19 July 2017

‘Fintech’ helps power the green energy revolution

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From “cryptocurrencies” to crowdfunding, innovative financial technology offers new ways for citizens to get involved in green energy projects, and to reap the benefits of the clean power produced

Can “cryptocurrencies” encourage green-tech? Nowadays virtual means of payment are in use as an alternative to our existing currencies. Among them is SolarCoin (§), created to reward solar energy producers and to give an incentive to others considering installing solar panels.

Anyone who produces solar energy, on their roof or in a solar park, can submit meter readings of their energy production and receive these digital coins as a reward - to the tune of one SolarCoin per megawatt-hour (1§ per MWh).

Like all cryptocurrencies, this digital coin is based on blockchain technology. Traditionally, individual account details and financial transactions have been centralised in private databases (such as banks). In contrast, the blockchain is an open database spread across a vast network of computers that publicly records an ever-growing list of transactions, each called a block.

“We use SolarCoin to incentivise people to produce solar power, but we need market awareness and education about blockchain. Getting recognition from governments and large institutions like the UN would help establish trust,” says François Sonnet, co-founder of ElectriCChain, the blockchain underpinning SolarCoin.

One organisation that has embraced the solar cryptocurrency is the French crowdfunding platform Lumo. To date, they have raised around three million euros for around 30 projects, including an €800,000 investment in a French solar park. “Most investors are local citizens who want to see their money work,” says Alex Raguet, co-founder of Lumo. “Every year you receive three to seven percent interest,” he explains, “and you get the capital back at the end.”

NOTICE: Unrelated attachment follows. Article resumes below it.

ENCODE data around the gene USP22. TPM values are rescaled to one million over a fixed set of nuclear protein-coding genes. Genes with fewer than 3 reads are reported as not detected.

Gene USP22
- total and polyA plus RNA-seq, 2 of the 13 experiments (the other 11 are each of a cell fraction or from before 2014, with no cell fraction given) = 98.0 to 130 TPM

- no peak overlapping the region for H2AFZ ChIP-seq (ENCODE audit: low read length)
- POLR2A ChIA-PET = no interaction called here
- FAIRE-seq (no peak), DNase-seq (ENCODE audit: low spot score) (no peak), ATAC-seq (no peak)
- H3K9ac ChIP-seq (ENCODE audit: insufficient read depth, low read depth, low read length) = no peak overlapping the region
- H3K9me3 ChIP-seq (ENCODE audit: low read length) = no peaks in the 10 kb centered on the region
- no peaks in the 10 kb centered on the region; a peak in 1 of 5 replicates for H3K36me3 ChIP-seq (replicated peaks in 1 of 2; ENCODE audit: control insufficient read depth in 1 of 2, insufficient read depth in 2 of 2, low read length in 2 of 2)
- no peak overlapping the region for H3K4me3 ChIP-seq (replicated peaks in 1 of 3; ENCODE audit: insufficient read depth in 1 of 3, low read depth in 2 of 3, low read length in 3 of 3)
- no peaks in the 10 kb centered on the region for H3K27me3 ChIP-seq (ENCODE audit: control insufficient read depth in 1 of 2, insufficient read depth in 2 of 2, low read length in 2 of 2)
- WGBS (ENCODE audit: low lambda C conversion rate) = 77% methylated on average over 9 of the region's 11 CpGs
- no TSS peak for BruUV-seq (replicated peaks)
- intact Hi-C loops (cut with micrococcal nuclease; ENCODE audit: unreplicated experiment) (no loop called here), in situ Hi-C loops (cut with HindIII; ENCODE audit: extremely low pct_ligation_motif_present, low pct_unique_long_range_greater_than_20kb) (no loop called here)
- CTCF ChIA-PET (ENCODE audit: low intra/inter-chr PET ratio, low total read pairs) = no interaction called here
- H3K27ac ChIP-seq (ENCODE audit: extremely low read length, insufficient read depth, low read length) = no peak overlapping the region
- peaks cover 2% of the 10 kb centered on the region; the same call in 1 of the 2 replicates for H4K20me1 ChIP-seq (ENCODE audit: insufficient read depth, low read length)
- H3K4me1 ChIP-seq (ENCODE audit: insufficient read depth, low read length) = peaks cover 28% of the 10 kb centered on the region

In 2016, Lumo adopted the virtual coins to reward investors in solar projects and to demonstrate the green credentials of the investment. “Our crowdfunders get the SolarCoins that their money is helping to produce,” says Raguet. “The coins, which can be traded freely, are currently worth around €0.20 but the value could increase if carbon taxes are introduced.”

But how green are cryptocurrencies? Bitcoin, the first and most well-known cryptocurrency is notoriously energy-greedy. It uses massive amounts of computer power to solve the puzzles, or algorithms, to “mine” coins, and was estimated to have the same energy consumption as the Republic of Ireland in 2014.

Rather than guzzling electricity, “SolarCoin only uses three to five percent of the energy [of Bitcoin],” says Sonnet, “You don’t need to buy servers to mine the cryptocurrency.”

SolarCoin could be even fairer, according to Michele Andrea Kipiel, a self-taught blockchain expert and blogger in Rome. “The 1 MWh production target is fixed and too high to attain for a normal family house with solar panels on the roof,” he says. This favours mass producers. The digital coin could be made more accessible by replacing the fixed production target of 1 MWh with dynamic production targets personalised to each producer, explains Kipiel in a recent blog post.

For fintech tools like cryptocurrencies and crowdfunding platforms to move from the niche to the mainstream, regulation needs to catch up with innovation. “We had to do a lot of lobbying to create a framework for Lumo to operate in,” says Raguet, adding that they became operationally functional only in 2014, when regulations had been put in place.

France wasn’t the only country in Europe with a lack of framework for such projects. “For the energy transition to be successful it has to be at the European level,” says Raguet. In this context, the CrowdFundRes project, in which the French platform is involved, aims to improve the regulatory framework and public understanding of crowdfunding for renewable energy projects. 

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